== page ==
When I was 15 years old, my experience of female dynamics was limited to the girls in my school, classes and neighbourhood. We spoke of our first crushes, helped each other with studies, and comforted each other through bouts of self-doubt. I always kept my female friends close; I knew there was something very empowering about sisterhood.
Back then, before social media boomed, I joined a platform that which claimed itself to be the world’s first all-girls community. While it was launched to give young girls the platform to get styling and hair care tips, anyone who joined it will vouch it became a forum where we could interact, safely.
When Orkut launched, we joined in and it was heart-warming to see how girls would write “testimonials” to hype each other up. The trend has continued since with Facebook, Instagram, Snapchat and so many others.
As social media ameliorated over time, digital sisterhood became an influential phenomenon, exhibiting its uplifting character in every aspect of our virtual hours.
Blending of voices
Social media has proved to be a powerful platform that heralded gender issues to the forefront as female users are able to voice their opinions, without any restriction or gatekeeping. Collectively, women across different demographics continue to use digital platforms to talk about issues, leading to fearlessly reverberating female narratives.
Unrestricted by boundaries, social media connects women from different backgrounds, enabling them to unite for bringing about change. The fourth wave of feminism, supported by digital media, is still in its nascent stage in India. However, women are using social media platforms to compel the world to take accountability for the gender-based issues that plague our society.
In 2012, the movement for justice for Nirbhaya held the Indian government responsible to expand the definition of rape and make punishment more stringent for offenders. In 2017, women across India led the digital movement to petition against the 12 per cent tax that was levied on sanitary napkins, eventually leading to the ‘period tax’ being cancelled. Women are coming together in unity, and refuse to be pitted against each other.
Women are helping each other feel more confident
With the rise of social media, women got a platform that is more inclusive and diverse for self-expression. We’ve grown up watching actresses and models that fit in a certain definition of ‘beautiful’, thus further buttressing existing beauty stereotypes. While today there is a copious utilisation of filters, many women are openly talking about how one should not take everything they see on social media at face value. Women have been recording themselves with and without filters to help other women gain a positive body image.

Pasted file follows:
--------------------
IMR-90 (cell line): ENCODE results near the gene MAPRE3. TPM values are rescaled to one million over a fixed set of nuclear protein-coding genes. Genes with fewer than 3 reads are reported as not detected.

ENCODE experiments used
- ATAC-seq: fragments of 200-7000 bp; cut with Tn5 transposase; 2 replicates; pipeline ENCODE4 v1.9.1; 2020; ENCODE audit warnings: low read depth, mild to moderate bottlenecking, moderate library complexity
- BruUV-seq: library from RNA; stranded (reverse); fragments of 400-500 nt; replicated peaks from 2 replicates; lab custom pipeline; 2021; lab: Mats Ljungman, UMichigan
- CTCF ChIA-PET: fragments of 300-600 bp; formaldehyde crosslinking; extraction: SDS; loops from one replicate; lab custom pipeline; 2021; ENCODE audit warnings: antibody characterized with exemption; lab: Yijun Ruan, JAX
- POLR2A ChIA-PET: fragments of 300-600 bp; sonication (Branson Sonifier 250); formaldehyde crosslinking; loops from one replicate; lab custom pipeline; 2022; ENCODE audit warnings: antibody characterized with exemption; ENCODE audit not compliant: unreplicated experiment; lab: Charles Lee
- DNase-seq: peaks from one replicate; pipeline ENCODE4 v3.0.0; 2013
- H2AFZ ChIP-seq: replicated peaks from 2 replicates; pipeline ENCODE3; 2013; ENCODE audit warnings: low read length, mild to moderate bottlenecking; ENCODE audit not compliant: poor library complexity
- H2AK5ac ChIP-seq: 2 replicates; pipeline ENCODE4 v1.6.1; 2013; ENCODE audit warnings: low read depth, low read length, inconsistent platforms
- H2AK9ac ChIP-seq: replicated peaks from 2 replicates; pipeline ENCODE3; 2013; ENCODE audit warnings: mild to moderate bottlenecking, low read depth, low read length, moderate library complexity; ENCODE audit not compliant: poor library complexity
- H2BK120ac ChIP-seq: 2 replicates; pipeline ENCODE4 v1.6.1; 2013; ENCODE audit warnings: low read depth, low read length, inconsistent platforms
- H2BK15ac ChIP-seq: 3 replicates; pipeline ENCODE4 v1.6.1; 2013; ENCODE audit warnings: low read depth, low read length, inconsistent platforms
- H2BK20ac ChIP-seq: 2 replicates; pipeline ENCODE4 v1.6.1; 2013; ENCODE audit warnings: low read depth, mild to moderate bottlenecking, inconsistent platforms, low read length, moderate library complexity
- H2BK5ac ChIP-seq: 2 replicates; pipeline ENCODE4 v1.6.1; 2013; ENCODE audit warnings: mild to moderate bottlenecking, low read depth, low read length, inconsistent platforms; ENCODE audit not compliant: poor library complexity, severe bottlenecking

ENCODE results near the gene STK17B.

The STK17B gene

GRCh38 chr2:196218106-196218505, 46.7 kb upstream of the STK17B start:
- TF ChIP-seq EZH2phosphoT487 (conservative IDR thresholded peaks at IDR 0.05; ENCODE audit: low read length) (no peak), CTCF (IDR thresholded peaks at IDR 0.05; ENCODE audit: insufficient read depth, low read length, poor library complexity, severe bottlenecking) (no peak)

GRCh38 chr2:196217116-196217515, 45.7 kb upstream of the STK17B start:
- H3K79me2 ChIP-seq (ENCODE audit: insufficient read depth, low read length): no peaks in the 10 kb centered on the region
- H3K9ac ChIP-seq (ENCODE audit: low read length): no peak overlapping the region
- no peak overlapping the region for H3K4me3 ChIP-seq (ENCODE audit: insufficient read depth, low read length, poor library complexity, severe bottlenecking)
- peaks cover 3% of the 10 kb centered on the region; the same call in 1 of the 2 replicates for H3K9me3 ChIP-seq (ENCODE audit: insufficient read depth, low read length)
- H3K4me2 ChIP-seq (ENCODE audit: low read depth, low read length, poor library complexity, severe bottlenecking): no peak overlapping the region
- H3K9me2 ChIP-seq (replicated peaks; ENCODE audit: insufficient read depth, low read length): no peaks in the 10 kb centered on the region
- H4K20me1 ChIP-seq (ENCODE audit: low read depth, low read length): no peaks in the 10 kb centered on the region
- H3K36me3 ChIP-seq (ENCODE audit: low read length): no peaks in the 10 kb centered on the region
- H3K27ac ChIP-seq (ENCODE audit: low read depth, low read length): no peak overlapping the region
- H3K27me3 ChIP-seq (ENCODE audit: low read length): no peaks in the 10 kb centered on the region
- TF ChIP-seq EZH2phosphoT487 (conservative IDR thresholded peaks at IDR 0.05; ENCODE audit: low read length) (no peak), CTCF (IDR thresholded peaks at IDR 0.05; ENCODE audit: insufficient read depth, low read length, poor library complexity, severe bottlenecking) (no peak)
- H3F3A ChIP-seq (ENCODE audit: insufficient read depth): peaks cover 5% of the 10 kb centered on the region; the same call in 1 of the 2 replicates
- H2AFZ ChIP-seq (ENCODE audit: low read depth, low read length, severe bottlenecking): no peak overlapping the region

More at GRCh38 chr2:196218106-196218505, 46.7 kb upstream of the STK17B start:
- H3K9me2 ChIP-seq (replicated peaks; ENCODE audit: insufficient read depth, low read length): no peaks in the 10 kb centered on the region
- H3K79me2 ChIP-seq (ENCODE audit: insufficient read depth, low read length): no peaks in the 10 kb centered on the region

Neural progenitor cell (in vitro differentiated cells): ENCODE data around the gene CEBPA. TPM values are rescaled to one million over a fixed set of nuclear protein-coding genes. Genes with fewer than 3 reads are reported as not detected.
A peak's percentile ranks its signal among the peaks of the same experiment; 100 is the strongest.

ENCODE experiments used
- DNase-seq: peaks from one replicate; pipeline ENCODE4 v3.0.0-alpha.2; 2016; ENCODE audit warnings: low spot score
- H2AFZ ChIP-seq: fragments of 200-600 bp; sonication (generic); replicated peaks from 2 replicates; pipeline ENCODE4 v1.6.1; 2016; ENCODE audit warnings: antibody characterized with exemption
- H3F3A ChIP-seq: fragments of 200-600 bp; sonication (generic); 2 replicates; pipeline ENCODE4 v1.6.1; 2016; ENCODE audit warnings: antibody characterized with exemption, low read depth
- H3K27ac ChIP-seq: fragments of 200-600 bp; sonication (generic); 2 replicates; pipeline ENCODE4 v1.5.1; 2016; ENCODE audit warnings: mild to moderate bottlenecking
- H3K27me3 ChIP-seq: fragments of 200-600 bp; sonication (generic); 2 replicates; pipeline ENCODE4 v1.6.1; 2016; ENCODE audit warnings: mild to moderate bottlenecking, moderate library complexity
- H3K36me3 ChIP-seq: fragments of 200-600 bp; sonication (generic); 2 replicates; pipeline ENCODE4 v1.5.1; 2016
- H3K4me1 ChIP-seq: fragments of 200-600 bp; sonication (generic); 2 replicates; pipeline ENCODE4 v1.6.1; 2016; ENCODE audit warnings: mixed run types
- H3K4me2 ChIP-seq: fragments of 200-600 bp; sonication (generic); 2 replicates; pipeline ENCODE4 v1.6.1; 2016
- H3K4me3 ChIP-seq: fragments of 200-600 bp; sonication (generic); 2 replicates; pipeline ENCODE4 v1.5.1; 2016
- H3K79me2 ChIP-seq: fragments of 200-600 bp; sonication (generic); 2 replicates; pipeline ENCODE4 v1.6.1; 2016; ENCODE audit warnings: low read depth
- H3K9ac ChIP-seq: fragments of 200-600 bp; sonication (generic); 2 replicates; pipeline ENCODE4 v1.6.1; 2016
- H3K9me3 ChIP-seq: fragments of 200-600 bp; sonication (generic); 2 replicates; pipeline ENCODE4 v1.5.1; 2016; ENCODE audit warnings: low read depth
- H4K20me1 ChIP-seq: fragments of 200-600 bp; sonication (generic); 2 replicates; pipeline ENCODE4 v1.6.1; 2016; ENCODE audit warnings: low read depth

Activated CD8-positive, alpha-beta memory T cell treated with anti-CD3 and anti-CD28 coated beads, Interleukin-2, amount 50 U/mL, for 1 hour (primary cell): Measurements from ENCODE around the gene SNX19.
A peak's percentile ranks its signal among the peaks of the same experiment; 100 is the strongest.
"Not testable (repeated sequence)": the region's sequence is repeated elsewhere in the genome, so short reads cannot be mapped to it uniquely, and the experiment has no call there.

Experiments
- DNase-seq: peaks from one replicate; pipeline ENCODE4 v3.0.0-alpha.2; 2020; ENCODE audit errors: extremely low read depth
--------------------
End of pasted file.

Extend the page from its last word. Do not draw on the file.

For ages, it has been assumed that a woman wants to be the most beautiful one in the room. The reality is, we want every girl to feel as beautiful and confident in their skin. Aastha Shah, a financial analyst and digital creator took to Instagram to talk about having vitiligo and received immense support from women across the social network. Indian model Nidhi Sunil has spoken up against colourism; England-based Harnaam Kaur who is often called the “bearded lady” confidently posts content encouraging women to not feel mortified about having body hair.
It is this brand of digital sisterhood that has been helping us feel more confident in our skin and waking up to the stereotypical ideology behind the beauty standards the world has been upholding forever.
Women educating other women
The heart of digital sisterhood lies in accosting the need for sharing your knowledge that will help women feel empowered in their lives. Content creators like Neha Nagar, advocate Manasi Chaudhari, and Leeza Mangaldas are helping women gain more knowledge on finance, legal rights as well as positive sexuality. In fact, cyberactivism has led NGOs and activists to use digital platforms to highlight gender-based issues, as well as garner more support for those in need. Women are taking to social media to pour their hearts out about the things they go through, thus making other women feel they are not alone in their experiences. In fact, they feel validated, heard and understood, to say the least.
Women are creating a collaborative, less hostile space for each other
While social media can be empowering, we cannot deny the presence of online trolls and creeps who cannot imagine a life of innocuous existence. But it just takes one vile comment to ensure an army of women speaking up vociferously against the offender. Women on social media are standing up for each other.
In fact, for ages, the world has been pitting women against each other. We’ve been made to see each other as competition, but do we? We hype each other up instead. What’s more, with Instagram’s new Collab feature, creators are co-authoring their posts or reels, creating shared content, without seeing each other as “rivals”. And why not? Women are ready to unite, collaborate and do much more as digital sisterhood takes over to shatter stereotypes, empower each other and build together.
Also Read: Why Saying ‘I’m Not Like Other Girls’ Is Wrong